In setting the stage of the novel follow my rules for writing 4a above:

4. Don’t show (or tell) everything.

4a. Show what can be seen, heard, felt, smelled, and tasted on the stage of the novel.

All conversations follow a similar development and cycle of events. If an author is sensitive to this development and cycle, he can write more natural sounding (read realistic) conversation. This is a constant problem I hear about from new writers—they complain their conversations don’t sound right—they don’t sound natural. They complain many times that the conversations they write sound contrived…and they are right. Many times from new or inexperienced writers, I note their conversation does sound contrived and unnatural. How to solve this problem?

First, all conversation has a natural development and cycle. You can see and hear it every time you speak to a person. Let’s go over the most simple and basic conversation. The initial step in every human conversational interaction is the greeting.

When you bring two people unacquainted or acquainted with one another together, there is almost always a greeting. There are reasons there might not be a greeting, but such reasons are outside of our current exploration of conversation. There is always a greeting. If there isn’t a greeting, the author must provide a reason or the reason must be obvious. Look at the conversations in your writing—they should each begin with a greeting from each individual. As I mentioned, there are cases where this might not be so, but those are specific and the writer will either set them or explain them. For now, if you begin your conversations with a greeting, they will appear natural and normal. This is the first step to developing “realistic” conversation in your writing.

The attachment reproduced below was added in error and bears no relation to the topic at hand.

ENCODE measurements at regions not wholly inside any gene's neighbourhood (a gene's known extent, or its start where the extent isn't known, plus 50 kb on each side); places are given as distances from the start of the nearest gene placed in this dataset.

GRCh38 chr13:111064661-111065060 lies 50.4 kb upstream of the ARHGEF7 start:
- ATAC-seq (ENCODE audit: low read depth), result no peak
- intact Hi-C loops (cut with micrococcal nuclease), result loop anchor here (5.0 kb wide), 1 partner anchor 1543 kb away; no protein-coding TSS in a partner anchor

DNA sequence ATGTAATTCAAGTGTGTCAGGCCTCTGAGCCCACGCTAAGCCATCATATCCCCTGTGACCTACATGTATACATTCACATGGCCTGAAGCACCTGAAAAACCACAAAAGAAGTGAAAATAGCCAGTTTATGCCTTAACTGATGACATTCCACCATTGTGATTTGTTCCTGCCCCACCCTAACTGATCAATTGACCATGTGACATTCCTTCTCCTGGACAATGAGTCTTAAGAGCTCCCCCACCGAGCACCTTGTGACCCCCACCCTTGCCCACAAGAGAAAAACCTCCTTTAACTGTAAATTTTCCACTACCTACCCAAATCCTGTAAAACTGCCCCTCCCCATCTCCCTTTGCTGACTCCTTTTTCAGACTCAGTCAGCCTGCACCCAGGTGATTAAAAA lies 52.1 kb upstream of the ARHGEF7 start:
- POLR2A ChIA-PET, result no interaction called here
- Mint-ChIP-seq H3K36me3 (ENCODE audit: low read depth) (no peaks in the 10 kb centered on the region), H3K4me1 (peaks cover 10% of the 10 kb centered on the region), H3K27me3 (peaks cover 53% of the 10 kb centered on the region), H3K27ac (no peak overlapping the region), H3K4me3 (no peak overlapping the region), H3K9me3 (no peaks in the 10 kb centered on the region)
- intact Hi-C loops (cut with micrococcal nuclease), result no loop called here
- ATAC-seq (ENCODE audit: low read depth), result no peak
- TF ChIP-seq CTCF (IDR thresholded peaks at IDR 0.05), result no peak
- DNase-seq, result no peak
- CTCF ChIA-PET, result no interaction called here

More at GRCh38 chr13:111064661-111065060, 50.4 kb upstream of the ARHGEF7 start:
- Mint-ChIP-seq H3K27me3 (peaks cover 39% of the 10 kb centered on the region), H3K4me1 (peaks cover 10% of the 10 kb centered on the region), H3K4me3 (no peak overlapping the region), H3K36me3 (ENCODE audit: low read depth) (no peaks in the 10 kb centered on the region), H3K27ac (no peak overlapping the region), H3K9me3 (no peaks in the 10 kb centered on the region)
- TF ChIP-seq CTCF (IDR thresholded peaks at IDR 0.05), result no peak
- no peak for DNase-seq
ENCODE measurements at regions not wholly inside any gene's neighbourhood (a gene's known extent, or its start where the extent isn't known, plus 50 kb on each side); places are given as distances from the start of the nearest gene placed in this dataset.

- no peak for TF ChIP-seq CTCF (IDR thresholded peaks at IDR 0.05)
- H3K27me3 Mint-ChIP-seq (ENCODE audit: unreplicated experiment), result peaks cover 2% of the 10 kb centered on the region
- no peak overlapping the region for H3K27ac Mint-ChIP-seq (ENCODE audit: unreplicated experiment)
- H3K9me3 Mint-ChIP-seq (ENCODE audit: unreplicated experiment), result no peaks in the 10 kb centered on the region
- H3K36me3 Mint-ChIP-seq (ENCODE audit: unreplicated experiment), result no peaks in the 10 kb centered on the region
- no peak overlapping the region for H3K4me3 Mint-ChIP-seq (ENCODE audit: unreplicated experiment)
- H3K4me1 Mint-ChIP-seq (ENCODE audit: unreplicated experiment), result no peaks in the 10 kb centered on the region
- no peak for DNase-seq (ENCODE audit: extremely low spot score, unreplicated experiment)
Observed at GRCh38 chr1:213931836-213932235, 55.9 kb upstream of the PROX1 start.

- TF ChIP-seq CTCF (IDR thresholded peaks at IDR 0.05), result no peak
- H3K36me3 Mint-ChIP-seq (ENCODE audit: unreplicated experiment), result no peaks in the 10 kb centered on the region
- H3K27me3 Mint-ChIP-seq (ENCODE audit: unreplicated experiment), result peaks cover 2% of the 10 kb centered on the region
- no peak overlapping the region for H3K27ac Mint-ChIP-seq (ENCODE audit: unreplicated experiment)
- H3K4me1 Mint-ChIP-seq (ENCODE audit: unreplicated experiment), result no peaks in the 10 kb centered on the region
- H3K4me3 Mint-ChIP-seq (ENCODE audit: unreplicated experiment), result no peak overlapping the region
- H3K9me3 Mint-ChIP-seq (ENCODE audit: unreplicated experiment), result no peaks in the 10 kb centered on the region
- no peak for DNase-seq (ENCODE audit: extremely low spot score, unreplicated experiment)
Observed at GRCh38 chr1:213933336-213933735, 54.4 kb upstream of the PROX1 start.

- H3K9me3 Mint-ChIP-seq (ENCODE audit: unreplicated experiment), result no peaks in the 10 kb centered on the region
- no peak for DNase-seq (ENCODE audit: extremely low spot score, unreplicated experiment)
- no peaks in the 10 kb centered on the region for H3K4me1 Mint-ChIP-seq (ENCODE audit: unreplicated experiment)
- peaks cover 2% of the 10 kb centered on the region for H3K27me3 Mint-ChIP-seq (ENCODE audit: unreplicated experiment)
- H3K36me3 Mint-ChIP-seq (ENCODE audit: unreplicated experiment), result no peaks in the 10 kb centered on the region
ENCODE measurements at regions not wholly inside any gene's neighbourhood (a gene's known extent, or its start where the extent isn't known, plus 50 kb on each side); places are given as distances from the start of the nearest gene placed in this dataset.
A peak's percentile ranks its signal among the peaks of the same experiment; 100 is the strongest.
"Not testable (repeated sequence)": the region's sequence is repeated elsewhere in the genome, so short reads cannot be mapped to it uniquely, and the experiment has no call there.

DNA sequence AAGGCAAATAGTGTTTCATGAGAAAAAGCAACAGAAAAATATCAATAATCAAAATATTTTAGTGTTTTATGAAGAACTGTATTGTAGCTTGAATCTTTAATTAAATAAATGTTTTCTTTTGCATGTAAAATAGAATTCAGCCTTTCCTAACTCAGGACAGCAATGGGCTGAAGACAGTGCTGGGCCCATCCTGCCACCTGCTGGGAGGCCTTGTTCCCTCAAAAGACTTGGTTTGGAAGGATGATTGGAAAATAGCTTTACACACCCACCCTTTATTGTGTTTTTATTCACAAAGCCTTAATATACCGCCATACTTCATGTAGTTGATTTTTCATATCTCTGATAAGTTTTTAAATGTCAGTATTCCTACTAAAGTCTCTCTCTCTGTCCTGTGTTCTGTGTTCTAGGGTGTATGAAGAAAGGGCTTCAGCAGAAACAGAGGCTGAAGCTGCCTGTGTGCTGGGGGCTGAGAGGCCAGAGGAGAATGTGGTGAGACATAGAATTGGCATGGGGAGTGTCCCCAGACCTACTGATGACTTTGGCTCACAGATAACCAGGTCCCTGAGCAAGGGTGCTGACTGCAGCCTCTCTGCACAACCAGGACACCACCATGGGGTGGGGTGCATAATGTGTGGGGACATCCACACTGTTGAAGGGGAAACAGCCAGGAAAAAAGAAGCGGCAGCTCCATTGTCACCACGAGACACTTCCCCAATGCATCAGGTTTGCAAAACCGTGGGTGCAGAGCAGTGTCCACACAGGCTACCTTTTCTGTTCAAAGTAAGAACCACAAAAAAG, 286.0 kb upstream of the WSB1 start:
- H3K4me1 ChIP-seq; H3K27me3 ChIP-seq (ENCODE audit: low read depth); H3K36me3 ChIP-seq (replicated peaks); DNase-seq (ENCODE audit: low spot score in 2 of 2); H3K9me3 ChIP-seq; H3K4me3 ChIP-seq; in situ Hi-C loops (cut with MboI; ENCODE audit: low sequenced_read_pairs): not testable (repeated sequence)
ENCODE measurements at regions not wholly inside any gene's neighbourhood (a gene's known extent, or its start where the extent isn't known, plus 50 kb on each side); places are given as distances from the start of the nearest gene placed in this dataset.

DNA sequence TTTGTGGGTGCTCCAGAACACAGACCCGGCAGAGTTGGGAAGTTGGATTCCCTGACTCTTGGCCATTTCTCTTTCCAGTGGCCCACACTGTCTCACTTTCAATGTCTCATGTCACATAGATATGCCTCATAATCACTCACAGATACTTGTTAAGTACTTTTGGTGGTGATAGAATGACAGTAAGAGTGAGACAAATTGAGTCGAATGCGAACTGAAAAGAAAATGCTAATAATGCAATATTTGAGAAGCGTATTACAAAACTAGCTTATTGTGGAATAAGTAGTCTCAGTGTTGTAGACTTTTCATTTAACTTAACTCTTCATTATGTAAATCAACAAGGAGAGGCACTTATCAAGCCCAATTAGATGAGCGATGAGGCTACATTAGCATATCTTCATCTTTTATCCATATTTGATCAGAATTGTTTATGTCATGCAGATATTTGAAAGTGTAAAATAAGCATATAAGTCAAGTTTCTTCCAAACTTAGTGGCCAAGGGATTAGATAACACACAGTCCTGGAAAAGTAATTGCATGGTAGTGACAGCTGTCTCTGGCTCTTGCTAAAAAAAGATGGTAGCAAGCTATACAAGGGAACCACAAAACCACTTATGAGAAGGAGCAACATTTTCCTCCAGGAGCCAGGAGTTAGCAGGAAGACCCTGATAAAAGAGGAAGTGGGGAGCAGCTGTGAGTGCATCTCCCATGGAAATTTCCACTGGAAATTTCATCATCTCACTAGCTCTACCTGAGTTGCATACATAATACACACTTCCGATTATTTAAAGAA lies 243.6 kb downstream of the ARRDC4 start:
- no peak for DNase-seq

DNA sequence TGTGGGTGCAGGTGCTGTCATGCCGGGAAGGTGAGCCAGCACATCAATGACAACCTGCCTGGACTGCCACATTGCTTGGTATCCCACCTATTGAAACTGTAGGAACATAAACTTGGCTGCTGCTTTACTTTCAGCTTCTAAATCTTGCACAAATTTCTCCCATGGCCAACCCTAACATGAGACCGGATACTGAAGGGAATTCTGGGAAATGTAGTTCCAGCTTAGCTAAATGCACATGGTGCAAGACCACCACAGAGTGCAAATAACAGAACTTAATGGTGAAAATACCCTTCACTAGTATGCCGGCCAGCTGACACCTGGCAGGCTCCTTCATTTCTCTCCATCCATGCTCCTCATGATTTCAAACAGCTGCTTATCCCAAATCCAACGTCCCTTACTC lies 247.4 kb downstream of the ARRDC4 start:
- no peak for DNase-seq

I’ll give you a preview, the next steps in developing a “real” sounding conversation are: introductions, casual words, deeper words, ending. We’ll explore these.

More tomorrow.

For more information, you can visit my author site http://www.ldalford.com/, and my individual novel websites:

http://www.ancientlight.com/
http://www.aegyptnovel.com/
http://www.centurionnovel.com
http://www.thesecondmission.com/
http://www.theendofhonor.com/
http://www.thefoxshonor.com
http://www.aseasonofhonor.com

fiction, theme, plot, story, storyline, character development, scene, setting, conversation, novel, book, writing, information, study, marketing, tension, release, creative, idea, logic

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About L.D. Alford

L. D. Alford is a novelist whose writing explores with originality those cultures and societies we think we already know. His writing distinctively develops the connections between present events and history—he combines them with threads of reality that bring the past alive. L. D. Alford is familiar with technology and cultures—he is widely traveled and earned a B.S. in Chemistry from Pacific Lutheran University, an M.S. in Mechanical Engineering from Boston University, a Ph.D. in Aerospace Engineering from The University of Dayton, and is a graduate of Air War College, Air Command and Staff College, and the USAF Test Pilot School. L. D. Alford is an author who combines intimate scientific and cultural knowledge into fiction worlds that breathe reality. He is the author of three historical fiction novels: Centurion, Aegypt, and The Second Mission, and three science fiction novels: The End of Honor, The Fox’s Honor, and A Season of Honor.